The days of Apple banking everything on iPhone are over. Apple is changing. It has to.
It can no longer be defined by the iPhone. Not even the Apple Mac. A new Apple is coming and the expensive, premium iPhone might not even be invited to the party.
Apple is already a very different company to how it was 10 years ago, but the next decade is likely to see greater change as the company continues to adapt to the world around us.
It is already diversifying in many product categories and that will be more significant in the years to come. Recent sales figures have proved that the iPhone can no longer be the company’s primary source of income. It will widen its reach and pricing strategy.
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Beyond the iPhone
The reintroduction of the entry-level iPhone SE, the rumoured launch of a new affordable iPad mini, even the suggestion the iPod may be making a comeback each suggest Apple is shifting from a reliance on selling you the latest, biggest and undeniably expensive iPhones.
These go to show that Apple wants to make products that are more widely accessible. But even without them, its expanding product line up shows ambitions beyond iPhones.
In recent years, it has added Apple Watch, AirPods, HomePod and Apple Music to its portfolio. Other subscription services are rumoured to be on the immediate horizon too, with games and a Netflix rival heavily rumoured.
- Apple’s news and magazine subscription service spotted in iOS 12.2 beta
- Apple might be working on a subscription service for games
It’s a sensible move and one that a pragmatic Apple should be able to master. It’s also a trick we’ve seen the company has performed over and over again across the last decade and a half.
The iPod killer was the iPhone, the MacBook killer is the iPad (potentially, anyway) and Apple Music serves as an iTunes killer.
Apple is great at reinventing itself while, at the same time, creating products that replace their last great Apple equivalents without you realising.
Take the Apple Watch, for example. For some, it’s already starting to replace their iPhone.
It might just be on a run or maybe an evening out but, combined with wireless AirPod headphones, you can also make calls, listen to music, call an Uber and a host of other things that you’d usually use your phone for.
It might seem far fetched to some but, combined with an iPad, the three (Watch, AirPods, iPad) can completely replace the need for a phone altogether. Now there’s a thought.
It’s going to be all about “Services”
Away from hardware, Apple, like Microsoft and Amazon, is seeing huge potential and success in services.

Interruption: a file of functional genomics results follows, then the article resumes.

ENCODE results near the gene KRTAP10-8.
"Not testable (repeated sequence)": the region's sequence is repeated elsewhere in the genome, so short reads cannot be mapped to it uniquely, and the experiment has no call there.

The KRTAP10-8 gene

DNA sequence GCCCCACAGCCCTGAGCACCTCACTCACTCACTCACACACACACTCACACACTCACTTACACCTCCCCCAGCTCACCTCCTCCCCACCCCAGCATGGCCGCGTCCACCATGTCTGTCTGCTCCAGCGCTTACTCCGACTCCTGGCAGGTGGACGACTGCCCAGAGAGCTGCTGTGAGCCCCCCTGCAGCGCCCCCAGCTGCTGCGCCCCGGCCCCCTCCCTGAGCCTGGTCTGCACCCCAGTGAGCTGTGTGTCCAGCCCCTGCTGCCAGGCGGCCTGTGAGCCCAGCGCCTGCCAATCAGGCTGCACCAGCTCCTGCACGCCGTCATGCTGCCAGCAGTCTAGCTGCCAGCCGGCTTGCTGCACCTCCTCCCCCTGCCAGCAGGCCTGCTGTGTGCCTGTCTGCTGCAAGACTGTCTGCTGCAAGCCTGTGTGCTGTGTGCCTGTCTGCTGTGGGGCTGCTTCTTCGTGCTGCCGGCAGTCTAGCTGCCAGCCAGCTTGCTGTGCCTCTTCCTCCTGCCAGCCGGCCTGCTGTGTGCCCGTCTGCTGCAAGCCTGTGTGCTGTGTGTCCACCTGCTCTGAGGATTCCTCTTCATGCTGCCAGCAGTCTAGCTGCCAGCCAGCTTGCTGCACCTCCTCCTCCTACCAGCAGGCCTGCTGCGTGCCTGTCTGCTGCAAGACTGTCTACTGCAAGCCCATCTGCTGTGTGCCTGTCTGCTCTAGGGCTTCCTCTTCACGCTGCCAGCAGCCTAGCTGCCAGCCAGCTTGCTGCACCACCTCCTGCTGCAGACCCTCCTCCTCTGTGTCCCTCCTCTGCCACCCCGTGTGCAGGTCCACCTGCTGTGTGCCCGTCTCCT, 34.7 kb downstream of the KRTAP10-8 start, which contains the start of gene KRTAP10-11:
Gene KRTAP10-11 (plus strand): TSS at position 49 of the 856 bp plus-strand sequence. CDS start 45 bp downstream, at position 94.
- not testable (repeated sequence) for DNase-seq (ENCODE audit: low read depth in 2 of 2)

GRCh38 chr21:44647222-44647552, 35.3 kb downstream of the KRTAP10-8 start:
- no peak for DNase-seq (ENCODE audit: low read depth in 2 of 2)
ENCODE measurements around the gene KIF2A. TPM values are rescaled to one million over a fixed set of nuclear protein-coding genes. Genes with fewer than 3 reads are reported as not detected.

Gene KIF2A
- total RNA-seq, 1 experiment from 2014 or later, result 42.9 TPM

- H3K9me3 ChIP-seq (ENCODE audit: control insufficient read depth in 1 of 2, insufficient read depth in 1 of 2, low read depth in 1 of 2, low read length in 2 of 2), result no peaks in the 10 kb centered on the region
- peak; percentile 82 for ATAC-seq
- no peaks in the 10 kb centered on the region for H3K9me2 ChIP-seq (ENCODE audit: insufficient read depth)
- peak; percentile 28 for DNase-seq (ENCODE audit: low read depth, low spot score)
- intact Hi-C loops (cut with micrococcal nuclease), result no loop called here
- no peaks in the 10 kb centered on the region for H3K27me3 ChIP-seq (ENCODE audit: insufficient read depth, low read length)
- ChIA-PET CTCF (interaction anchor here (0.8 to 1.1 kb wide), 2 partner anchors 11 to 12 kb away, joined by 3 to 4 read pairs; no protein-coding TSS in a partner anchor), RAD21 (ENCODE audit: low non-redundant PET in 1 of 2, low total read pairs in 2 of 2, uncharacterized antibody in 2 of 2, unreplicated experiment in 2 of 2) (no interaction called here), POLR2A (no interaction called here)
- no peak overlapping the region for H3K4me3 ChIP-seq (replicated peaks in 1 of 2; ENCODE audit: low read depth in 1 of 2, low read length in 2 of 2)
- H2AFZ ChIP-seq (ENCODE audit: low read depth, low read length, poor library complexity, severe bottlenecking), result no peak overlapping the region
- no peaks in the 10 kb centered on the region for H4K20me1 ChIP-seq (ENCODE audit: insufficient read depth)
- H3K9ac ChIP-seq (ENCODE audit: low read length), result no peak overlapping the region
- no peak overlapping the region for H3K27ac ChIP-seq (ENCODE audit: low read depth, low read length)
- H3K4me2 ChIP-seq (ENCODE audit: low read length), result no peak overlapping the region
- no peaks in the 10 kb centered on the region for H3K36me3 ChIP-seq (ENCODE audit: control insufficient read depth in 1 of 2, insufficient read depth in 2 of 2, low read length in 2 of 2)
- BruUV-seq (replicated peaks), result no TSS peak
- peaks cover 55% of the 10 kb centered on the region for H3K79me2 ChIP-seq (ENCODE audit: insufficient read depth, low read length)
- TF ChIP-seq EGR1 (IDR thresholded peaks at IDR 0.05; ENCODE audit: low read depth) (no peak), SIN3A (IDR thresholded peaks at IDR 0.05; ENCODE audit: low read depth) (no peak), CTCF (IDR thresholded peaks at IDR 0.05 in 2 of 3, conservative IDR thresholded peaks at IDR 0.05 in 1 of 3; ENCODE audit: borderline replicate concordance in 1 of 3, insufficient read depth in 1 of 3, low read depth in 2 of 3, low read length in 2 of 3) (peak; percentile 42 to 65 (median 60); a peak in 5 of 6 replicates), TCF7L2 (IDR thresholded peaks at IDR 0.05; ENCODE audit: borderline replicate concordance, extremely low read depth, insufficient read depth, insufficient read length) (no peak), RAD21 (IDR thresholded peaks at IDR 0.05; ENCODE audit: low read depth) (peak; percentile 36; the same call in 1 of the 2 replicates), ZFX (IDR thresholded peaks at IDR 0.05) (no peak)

Apple Music might not be as big as Spotify yet – figures in 2018 suggested Spotify was twice the size – but it had more customers in the US. With 36 million users at last count, Apple’s service is certainly a viable contender.
Add subscription services for news (no competition), games (no real competition) and TV, Apple could easily carve out a very profitable business. One that doesn’t need a constant hardware upgrade cycle and receives revenue on a month-by-month basis.
It could make a lot of money regardless of the device used, be it iPhone, iPad, TV or, shock horror, an Android phone.
Lessons from the past
In contrast, looking at companies that haven’t fared the test of time so well, it’s easy to see where they went wrong.
Kodak believed in and protected it’s 35mm film sales rather than using its dominant position to control the switch to digital. The company actually had one of the first digital cameras, but didn’t want to “rock the boat” for fear of impacting its film camera sales.
What it should have done was managed the transition from film to digital better and more swiftly. It should have pushed its 35mm film killer with its own digital camera rather than waiting for others to do it.
BlackBerry, likewise, refused to look beyond the keyboard and own operating software before it was too late. More recently, companies like GoPro and Sonos have started to show signs of stress because of an inability to look beyond their core businesses.
Ultimately, it seems that, to stay in business, you need not only to come up with a killer product, but the product that replaces it. And it doesn’t necessarily need to be in the same product category.
As history tells us, Apple is more than capable of doing just that and its next decade should be as interesting to follow as the last.
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